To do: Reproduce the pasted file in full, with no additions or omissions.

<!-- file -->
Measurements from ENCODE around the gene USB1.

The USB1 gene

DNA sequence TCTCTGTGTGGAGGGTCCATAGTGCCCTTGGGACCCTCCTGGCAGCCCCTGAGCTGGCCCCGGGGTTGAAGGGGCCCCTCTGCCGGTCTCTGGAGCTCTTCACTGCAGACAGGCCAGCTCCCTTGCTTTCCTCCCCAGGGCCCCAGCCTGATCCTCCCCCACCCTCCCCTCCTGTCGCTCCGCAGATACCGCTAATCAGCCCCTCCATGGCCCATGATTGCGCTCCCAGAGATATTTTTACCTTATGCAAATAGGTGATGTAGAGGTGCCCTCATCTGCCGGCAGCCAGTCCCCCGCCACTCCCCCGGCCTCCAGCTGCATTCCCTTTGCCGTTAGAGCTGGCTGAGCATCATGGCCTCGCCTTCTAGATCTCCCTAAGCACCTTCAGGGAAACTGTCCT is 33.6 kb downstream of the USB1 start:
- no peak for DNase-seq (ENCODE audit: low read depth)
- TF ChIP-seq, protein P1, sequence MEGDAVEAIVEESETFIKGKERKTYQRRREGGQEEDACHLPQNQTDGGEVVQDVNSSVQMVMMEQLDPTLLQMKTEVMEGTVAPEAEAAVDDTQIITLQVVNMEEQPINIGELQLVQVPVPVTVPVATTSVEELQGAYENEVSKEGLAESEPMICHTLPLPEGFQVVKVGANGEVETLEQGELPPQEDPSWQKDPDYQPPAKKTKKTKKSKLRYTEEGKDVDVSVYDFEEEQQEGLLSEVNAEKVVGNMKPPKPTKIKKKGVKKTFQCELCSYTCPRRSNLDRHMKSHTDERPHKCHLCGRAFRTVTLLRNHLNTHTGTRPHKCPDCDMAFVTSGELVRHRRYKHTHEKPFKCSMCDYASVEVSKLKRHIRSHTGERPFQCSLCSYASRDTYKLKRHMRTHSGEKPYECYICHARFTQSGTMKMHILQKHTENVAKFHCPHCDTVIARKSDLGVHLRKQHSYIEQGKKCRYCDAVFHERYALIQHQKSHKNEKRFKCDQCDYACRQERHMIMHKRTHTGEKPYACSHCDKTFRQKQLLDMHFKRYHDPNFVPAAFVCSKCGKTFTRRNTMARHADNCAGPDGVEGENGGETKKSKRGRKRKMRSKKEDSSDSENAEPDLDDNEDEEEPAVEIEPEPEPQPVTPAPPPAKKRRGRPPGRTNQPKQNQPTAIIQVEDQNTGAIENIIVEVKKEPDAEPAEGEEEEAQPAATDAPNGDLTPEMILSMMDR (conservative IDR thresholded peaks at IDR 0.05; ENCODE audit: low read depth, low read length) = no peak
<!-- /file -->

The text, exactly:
Measurements from ENCODE around the gene USB1.

The USB1 gene

DNA sequence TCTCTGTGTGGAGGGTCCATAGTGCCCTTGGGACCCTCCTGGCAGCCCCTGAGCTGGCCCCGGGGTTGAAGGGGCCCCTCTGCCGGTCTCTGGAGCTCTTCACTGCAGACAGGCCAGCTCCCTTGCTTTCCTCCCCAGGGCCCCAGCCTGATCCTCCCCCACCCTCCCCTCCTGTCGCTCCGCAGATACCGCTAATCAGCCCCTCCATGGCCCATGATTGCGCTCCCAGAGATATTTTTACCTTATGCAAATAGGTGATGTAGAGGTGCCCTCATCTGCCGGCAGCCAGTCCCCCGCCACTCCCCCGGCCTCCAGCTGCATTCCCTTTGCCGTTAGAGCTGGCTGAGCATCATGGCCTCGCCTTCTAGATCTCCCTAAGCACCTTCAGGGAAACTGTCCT is 33.6 kb downstream of the USB1 start:
- no peak for DNase-seq (ENCODE audit: low read depth)
- TF ChIP-seq, protein P1, sequence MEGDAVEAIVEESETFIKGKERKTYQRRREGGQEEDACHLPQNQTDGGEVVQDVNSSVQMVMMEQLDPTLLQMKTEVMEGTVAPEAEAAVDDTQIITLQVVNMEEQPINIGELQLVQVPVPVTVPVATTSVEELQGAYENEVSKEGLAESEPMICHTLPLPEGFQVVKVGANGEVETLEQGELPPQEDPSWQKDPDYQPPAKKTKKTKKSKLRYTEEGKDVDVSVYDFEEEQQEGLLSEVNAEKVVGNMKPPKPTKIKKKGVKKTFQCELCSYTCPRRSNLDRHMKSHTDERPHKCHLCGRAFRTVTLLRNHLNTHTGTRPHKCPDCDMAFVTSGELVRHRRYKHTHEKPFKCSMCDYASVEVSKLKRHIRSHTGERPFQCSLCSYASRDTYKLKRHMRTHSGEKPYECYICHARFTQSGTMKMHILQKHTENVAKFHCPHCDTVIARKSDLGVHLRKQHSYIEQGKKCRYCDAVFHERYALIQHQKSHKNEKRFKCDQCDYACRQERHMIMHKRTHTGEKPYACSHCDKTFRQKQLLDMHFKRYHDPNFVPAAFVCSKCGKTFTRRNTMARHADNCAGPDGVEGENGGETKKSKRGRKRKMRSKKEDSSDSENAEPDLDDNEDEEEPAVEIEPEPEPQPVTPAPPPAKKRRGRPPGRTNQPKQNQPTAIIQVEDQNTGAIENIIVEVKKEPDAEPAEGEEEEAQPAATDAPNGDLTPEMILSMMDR (conservative IDR thresholded peaks at IDR 0.05; ENCODE audit: low read depth, low read length) = no peak